4, 2014, 12,250 lives, on July 7, 2014, 12,000 lives, and on October 
3, 2014, 11,250 lives. Insurance Company B treats the average number 
of lives covered under Policy C for the policy year ending December 
31, 2014, as 47,750 (12,500 + 12,250 + 12,000 + 11,250) divided by 
4, or 12,000.
    (v) To calculate the section 4375 fee under paragraph (c)(1) of 
this section for calendar year 2014, Insurance Company B must first 
determine the applicable dollar amount for each policy under 
paragraph (c)(4) of this section and multiply that amount by the 
number of average lives covered for that policy. Insurance Company B 
then adds the total fees for all three policies to determine the 
total fee under section 4375 that it must pay for calendar year 
2014.

    (v) Member months method--(A) Calculation method. An issuer may 
determine the average number of lives covered under all policies in 
effect for a calendar year based on the member months (an amount that 
equals the sum of the totals of lives covered on pre-specified days in 
each month of the reporting period) reported on the National 
Association of Insurance Commissioners (NAIC) Supplemental Health Care 
Exhibit filed for that calendar year. Under this method, the average 
number of lives covered under the policies in effect for the calendar 
year equals the member months divided by 12.
    (B) Example. The following example illustrates the principles of 
paragraphs (c)(1) and (c)(2)(v)(A) of this section:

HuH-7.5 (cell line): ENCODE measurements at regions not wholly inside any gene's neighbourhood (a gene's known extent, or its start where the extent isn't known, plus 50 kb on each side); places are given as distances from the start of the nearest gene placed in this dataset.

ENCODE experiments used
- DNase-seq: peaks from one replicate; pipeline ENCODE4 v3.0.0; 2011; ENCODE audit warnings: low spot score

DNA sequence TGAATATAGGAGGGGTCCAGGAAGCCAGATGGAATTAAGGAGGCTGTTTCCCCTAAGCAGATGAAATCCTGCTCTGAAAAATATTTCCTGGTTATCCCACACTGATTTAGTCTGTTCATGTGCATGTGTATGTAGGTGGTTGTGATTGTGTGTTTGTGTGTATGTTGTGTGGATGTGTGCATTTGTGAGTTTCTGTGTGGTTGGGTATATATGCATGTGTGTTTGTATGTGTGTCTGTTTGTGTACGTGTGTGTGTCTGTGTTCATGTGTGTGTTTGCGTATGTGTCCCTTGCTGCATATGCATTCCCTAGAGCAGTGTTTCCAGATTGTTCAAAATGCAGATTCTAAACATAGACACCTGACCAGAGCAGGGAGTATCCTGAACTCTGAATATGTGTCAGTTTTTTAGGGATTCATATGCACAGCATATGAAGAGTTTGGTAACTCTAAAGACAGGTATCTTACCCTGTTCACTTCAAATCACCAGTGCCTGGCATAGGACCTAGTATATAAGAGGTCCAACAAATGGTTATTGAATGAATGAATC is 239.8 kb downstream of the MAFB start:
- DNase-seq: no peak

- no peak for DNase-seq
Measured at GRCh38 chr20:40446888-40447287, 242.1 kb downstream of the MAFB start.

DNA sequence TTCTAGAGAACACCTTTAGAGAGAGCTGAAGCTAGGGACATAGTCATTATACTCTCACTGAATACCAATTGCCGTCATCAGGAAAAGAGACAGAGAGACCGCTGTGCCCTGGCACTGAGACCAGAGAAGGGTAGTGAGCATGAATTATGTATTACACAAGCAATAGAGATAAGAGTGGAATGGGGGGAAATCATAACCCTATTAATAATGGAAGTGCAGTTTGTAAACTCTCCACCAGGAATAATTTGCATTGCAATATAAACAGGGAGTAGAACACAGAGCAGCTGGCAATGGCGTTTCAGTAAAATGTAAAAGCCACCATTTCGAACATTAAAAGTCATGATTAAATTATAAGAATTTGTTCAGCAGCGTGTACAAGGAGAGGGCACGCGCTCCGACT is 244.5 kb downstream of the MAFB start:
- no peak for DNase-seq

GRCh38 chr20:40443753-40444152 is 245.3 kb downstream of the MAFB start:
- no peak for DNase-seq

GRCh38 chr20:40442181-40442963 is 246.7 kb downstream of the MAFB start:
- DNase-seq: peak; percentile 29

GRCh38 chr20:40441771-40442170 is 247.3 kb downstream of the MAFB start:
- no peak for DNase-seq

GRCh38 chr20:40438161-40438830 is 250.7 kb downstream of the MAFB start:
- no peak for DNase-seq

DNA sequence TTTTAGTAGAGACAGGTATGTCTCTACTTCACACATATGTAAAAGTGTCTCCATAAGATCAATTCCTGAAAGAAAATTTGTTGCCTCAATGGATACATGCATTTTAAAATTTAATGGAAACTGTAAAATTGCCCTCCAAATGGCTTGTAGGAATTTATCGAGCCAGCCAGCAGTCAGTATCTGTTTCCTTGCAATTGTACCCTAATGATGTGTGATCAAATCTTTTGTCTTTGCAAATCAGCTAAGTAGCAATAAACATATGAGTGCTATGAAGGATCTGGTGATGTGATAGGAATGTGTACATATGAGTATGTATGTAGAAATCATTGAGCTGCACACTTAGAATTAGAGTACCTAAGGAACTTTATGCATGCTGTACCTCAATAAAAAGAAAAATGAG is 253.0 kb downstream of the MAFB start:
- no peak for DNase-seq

Example. Insurance Company C chooses to determine the average 
number of lives covered for all years to which the section 4375 fee 
applies using the member months method of paragraph (c)(2)(v)(A) of 
this section. Insurance Company C reports 12,000,000 as its member 
months on the NAIC Supplemental Health Care Exhibit filed for 
calendar year 2013. Under the member months method, Insurance 
Company C calculates the average number of lives covered for all its 
specified health insurance policies in force during calendar year 
2013 by dividing 12,000,000 (member months) by 12 (number of months 
in the reporting period), which equals 1,000,000. To determine the 
section 4375 fee it must pay for calendar year 2013, Insurance 
Company C multiplies 1,000,000 by the applicable dollar amount that 
is in effect at the end of the calendar year under paragraph (c)(4) 
of this section.

    (vi) State form method--(A) Calculation method. An issuer that is 
not required to file NAIC annual financial statements may determine the 
number of lives covered under all policies in effect for the calendar 
year using a form that is filed with the issuer's state of domicile and 
a method similar to that described in paragraph (c)(2)(v) of this 
section, if the form reports the number of lives covered in the same 
manner as member months are reported on the NAIC Supplemental Health 
Care Exhibit.

[[Page 72731]]

    (B) Example. The following example illustrates the principles of 
paragraphs (c)(1) and (c)(2)(vi)(A) of this section:

    Example. Insurance Company D is not required to file the NAIC 
Supplemental Health Care Exhibit, but files a form with its state of 
domicile. Insurance Company D chooses to determine the average 
number of lives covered for all years to which the section 4375 fee 
applies using the state form method of paragraph (c)(2)(vi)(A) of 
this section. The state form reports the number of lives covered in 
the same manner as member months is reported on the NAIC 
Supplemental Health Care Exhibit. For calendar year 2013, Insurance 
Company D reports 12,000,000 as its equivalent member months on the 
state form. Under the state form method, Insurance Company D 
calculates the average number of lives covered for all of its